I’m not sure how I came across Simon Cheadle’s work, but I first pinned it because I liked the design of his layout. When I finally looked at his website, I discovered he has created some pretty cool projects. Simon describes himself as a designer, illustrator, and printmaker whose work is not dictated by personal style. He writes, “…my work starts with an idea in accordance to the brief, with the medium and process that I use reflecting this concept.”
I personally love this approach, and so it’s no surprise that I really enjoy Simon’s projects, several of which are interactive projects.
The following are some his projects, written by him on his website. (All images via his website, too!)
Make Mistakes:An ongoing and interactive project that explores the importance of making mistakes in the creative process. Drawing tools that generate mistakes were designed and used to reinterpret objects and ideas that are considered perfect. By then printing and manufacturing the, these notions of perfection are pushed back into the realm of creativity and the imperfections of the object are celebrated.
Mental Block: ‘Usually when I am stuck I either keep at it — thinking of other possibilites from other perspectives, flipping my ideas on their head, questioning and scrutinising the brief, challenging the restrictions of what is required, applying the properties of something successful from another field to my problem, asking for advice from one of my friends, looking at another problem I am trying to solve and seeing if it applies well to my brief…or go for a beer.’
Notebook Cover: A versatile notebook cover that promotes personalisation and everyday use based on the fact that a plain notebook can be used by everyone for anything. If, however, the user decides not to adapt it, then it can be left as a decorative pattern.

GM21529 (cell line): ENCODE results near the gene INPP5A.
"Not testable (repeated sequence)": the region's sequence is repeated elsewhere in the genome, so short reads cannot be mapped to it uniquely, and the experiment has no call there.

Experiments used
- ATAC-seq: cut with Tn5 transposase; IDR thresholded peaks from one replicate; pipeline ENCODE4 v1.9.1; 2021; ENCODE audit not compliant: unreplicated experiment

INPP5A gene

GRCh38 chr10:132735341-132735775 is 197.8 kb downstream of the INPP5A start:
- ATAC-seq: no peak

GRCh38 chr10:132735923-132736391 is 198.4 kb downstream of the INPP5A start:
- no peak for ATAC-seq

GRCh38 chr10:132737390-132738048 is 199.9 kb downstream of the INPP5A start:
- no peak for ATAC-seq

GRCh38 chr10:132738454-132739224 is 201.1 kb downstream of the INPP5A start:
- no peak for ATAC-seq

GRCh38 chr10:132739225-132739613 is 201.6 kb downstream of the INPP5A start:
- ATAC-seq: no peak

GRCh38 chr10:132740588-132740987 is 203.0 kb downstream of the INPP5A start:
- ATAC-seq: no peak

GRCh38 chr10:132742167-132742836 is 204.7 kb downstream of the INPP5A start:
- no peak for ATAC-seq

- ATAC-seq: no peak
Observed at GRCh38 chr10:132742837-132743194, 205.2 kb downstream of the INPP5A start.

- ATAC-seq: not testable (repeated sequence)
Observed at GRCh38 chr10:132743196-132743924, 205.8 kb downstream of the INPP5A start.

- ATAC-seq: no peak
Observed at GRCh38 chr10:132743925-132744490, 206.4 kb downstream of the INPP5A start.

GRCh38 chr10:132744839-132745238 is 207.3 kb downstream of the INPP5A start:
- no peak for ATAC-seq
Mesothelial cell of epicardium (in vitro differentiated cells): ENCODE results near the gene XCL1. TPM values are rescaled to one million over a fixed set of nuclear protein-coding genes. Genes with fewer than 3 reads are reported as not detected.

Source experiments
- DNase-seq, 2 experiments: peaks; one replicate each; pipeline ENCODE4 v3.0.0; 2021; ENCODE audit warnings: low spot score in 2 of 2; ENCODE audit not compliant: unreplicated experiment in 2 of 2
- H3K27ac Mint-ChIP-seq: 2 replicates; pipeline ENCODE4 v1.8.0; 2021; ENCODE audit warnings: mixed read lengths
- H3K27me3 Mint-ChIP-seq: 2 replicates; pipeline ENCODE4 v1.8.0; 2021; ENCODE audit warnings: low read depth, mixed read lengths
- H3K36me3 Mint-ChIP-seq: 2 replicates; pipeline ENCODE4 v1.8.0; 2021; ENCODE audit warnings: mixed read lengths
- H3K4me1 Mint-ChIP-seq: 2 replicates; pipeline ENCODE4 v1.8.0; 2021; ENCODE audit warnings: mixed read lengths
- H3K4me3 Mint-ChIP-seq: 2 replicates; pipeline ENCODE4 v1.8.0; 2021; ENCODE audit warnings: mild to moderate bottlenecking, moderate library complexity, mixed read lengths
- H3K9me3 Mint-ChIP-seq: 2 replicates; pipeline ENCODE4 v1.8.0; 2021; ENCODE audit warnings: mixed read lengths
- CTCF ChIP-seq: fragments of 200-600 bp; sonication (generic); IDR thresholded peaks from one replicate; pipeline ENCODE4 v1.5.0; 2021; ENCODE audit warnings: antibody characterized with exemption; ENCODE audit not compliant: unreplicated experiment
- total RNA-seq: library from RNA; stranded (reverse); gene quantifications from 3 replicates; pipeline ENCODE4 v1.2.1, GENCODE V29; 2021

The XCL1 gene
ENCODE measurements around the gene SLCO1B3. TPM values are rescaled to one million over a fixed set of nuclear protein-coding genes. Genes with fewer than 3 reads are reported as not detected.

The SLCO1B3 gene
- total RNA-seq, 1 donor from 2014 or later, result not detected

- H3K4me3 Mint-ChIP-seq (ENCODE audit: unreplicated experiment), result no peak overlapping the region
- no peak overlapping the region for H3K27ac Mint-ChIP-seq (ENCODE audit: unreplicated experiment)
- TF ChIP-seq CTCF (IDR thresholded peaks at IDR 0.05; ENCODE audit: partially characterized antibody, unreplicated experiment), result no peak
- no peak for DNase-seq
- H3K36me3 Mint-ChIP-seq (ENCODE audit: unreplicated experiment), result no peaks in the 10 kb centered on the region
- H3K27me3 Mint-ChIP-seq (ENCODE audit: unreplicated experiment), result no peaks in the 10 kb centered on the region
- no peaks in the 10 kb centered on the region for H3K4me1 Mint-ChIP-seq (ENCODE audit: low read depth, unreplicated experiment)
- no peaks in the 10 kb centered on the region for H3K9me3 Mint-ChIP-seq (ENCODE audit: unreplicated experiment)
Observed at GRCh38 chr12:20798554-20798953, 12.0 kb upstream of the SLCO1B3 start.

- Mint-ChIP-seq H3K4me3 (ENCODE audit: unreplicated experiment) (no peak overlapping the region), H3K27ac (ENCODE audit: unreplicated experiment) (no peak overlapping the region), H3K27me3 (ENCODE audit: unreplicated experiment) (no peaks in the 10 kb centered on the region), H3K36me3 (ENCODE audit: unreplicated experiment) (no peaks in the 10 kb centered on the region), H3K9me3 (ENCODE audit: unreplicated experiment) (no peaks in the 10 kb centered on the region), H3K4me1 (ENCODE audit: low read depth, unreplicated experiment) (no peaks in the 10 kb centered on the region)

Also check out “How to be Great.”
Based in Leeds, Leah Durant states that her primary passion is photography, which is melded with printmaking, collage, and drawing.
In collaged pieces, Leah’s photography is often non-specific and enlarged to highlight texture. Aesthetically, I love the diffused nature of her mark-making and photos, which speaks to the larger scope of her work. She writes:
The intention of my work is to visually record the subtleties in everyday life that we do not always notice or appreciate. For example, the idea of pausing and enjoying a moment that is right there in front of our eyes, such as a shadow on a wall, a piece of paper in the wind, or a reflection in a window. Through capturing details of things that may seem insignificant in our daily lives, the fragmented beauty of the subject is brought to the forefront and chaos is pushed back. Ultimately, the raw purity and fragility of the image is unravelled.
All images via her website/Tumblr.
I’ve only recently begun to learn about cyanotype, which is photographic printing process that creates a cyan-blue print. Photosensitive solution is applied to a surface (such as paper or fabric), and left to dry in a dark place. Based on the intensity of the ingredients in a solution, different tones of blues can be acheived. Casey Robert’s work experiments with this process, using it as an conceptual element of her work. He writes:
My work illustrates a fantastic landscape. It represents nature’s subtle way of dealing with the peculiar aspects in the relationship with mankind. A giant glow-in-the-dark heart, or a pile of precious gems tells us that we are loved, just as blood squirting from an oak tree trunk says, all is not well. I am inspired by my conversation with the landscape, I imagine long monologues when pine forests make me laugh and mountains test my patience.
All images via his website.